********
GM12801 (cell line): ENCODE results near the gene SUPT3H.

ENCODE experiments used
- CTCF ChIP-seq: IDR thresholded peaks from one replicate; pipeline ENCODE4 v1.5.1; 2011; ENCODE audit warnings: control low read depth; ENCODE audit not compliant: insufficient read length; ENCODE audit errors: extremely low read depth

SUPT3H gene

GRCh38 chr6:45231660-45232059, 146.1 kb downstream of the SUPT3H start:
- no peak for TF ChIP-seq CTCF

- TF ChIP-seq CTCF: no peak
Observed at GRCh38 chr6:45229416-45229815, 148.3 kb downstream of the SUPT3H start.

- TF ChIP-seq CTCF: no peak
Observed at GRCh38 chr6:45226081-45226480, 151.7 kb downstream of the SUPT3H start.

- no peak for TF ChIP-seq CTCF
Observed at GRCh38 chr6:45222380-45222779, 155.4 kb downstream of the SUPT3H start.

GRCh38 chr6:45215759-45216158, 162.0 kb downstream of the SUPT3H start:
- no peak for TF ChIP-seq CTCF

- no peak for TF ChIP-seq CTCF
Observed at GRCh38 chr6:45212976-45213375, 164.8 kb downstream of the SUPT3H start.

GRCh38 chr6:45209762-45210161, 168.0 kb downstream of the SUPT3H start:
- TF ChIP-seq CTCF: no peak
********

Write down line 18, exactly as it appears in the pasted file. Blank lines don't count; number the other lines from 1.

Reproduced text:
- TF ChIP-seq CTCF: no peak